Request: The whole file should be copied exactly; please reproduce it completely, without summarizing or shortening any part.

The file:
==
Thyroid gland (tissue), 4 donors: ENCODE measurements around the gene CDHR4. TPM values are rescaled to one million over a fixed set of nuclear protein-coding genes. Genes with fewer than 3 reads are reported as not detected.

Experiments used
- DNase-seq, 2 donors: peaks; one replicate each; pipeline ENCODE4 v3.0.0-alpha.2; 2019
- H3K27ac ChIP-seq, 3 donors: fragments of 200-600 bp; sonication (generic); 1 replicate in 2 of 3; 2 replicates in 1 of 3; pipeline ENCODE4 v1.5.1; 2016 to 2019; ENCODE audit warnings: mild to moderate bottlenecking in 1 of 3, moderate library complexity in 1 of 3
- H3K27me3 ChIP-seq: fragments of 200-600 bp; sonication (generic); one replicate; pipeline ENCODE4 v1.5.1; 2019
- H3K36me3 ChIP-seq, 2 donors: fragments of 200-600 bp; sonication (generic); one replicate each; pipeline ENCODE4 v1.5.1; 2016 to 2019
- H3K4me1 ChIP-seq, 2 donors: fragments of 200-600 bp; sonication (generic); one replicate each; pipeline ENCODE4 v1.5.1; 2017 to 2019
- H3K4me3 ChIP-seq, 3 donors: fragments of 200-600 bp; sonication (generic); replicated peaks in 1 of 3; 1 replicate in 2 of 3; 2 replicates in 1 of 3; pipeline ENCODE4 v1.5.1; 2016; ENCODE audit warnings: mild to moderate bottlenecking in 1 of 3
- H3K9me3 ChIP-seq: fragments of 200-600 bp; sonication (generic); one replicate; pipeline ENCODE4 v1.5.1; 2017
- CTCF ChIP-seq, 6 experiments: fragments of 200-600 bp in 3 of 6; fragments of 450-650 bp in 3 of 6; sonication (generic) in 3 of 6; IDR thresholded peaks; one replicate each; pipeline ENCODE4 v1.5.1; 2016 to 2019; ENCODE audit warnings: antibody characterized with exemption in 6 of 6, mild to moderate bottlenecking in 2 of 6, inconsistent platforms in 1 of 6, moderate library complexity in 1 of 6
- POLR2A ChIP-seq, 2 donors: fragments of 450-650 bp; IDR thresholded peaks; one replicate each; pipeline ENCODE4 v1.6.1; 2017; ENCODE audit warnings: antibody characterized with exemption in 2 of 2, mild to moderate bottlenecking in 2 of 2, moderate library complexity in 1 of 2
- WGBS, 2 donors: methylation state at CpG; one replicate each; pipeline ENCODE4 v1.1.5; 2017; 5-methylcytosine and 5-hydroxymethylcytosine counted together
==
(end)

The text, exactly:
Thyroid gland (tissue), 4 donors: ENCODE measurements around the gene CDHR4. TPM values are rescaled to one million over a fixed set of nuclear protein-coding genes. Genes with fewer than 3 reads are reported as not detected.

Experiments used
- DNase-seq, 2 donors: peaks; one replicate each; pipeline ENCODE4 v3.0.0-alpha.2; 2019
- H3K27ac ChIP-seq, 3 donors: fragments of 200-600 bp; sonication (generic); 1 replicate in 2 of 3; 2 replicates in 1 of 3; pipeline ENCODE4 v1.5.1; 2016 to 2019; ENCODE audit warnings: mild to moderate bottlenecking in 1 of 3, moderate library complexity in 1 of 3
- H3K27me3 ChIP-seq: fragments of 200-600 bp; sonication (generic); one replicate; pipeline ENCODE4 v1.5.1; 2019
- H3K36me3 ChIP-seq, 2 donors: fragments of 200-600 bp; sonication (generic); one replicate each; pipeline ENCODE4 v1.5.1; 2016 to 2019
- H3K4me1 ChIP-seq, 2 donors: fragments of 200-600 bp; sonication (generic); one replicate each; pipeline ENCODE4 v1.5.1; 2017 to 2019
- H3K4me3 ChIP-seq, 3 donors: fragments of 200-600 bp; sonication (generic); replicated peaks in 1 of 3; 1 replicate in 2 of 3; 2 replicates in 1 of 3; pipeline ENCODE4 v1.5.1; 2016; ENCODE audit warnings: mild to moderate bottlenecking in 1 of 3
- H3K9me3 ChIP-seq: fragments of 200-600 bp; sonication (generic); one replicate; pipeline ENCODE4 v1.5.1; 2017
- CTCF ChIP-seq, 6 experiments: fragments of 200-600 bp in 3 of 6; fragments of 450-650 bp in 3 of 6; sonication (generic) in 3 of 6; IDR thresholded peaks; one replicate each; pipeline ENCODE4 v1.5.1; 2016 to 2019; ENCODE audit warnings: antibody characterized with exemption in 6 of 6, mild to moderate bottlenecking in 2 of 6, inconsistent platforms in 1 of 6, moderate library complexity in 1 of 6
- POLR2A ChIP-seq, 2 donors: fragments of 450-650 bp; IDR thresholded peaks; one replicate each; pipeline ENCODE4 v1.6.1; 2017; ENCODE audit warnings: antibody characterized with exemption in 2 of 2, mild to moderate bottlenecking in 2 of 2, moderate library complexity in 1 of 2
- WGBS, 2 donors: methylation state at CpG; one replicate each; pipeline ENCODE4 v1.1.5; 2017; 5-methylcytosine and 5-hydroxymethylcytosine counted together